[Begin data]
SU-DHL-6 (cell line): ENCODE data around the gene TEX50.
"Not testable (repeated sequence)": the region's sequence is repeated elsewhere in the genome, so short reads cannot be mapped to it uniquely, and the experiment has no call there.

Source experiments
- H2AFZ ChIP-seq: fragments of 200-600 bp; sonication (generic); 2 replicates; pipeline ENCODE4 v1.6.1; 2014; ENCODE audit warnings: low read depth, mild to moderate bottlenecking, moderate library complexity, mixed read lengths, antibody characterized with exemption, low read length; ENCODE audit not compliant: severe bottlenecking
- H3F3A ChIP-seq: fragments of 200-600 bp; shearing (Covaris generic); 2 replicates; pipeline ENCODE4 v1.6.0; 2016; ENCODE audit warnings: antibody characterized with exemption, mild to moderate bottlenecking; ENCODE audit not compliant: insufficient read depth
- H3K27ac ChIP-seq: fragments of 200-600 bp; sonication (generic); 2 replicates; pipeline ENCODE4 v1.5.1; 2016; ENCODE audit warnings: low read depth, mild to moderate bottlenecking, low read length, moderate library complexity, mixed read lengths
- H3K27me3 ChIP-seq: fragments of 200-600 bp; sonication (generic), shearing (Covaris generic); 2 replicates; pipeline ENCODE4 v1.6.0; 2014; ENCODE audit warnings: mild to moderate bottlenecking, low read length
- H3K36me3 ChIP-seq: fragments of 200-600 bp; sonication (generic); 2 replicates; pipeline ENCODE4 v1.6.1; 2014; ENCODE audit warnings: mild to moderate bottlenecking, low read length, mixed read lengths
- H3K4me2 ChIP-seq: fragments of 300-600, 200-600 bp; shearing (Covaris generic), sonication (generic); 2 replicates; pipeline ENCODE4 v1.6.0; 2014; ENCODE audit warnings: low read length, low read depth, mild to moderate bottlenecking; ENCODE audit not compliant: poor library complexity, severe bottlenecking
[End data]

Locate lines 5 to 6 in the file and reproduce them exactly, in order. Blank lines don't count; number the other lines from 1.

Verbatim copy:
- H3F3A ChIP-seq: fragments of 200-600 bp; shearing (Covaris generic); 2 replicates; pipeline ENCODE4 v1.6.0; 2016; ENCODE audit warnings: antibody characterized with exemption, mild to moderate bottlenecking; ENCODE audit not compliant: insufficient read depth
- H3K27ac ChIP-seq: fragments of 200-600 bp; sonication (generic); 2 replicates; pipeline ENCODE4 v1.5.1; 2016; ENCODE audit warnings: low read depth, mild to moderate bottlenecking, low read length, moderate library complexity, mixed read lengths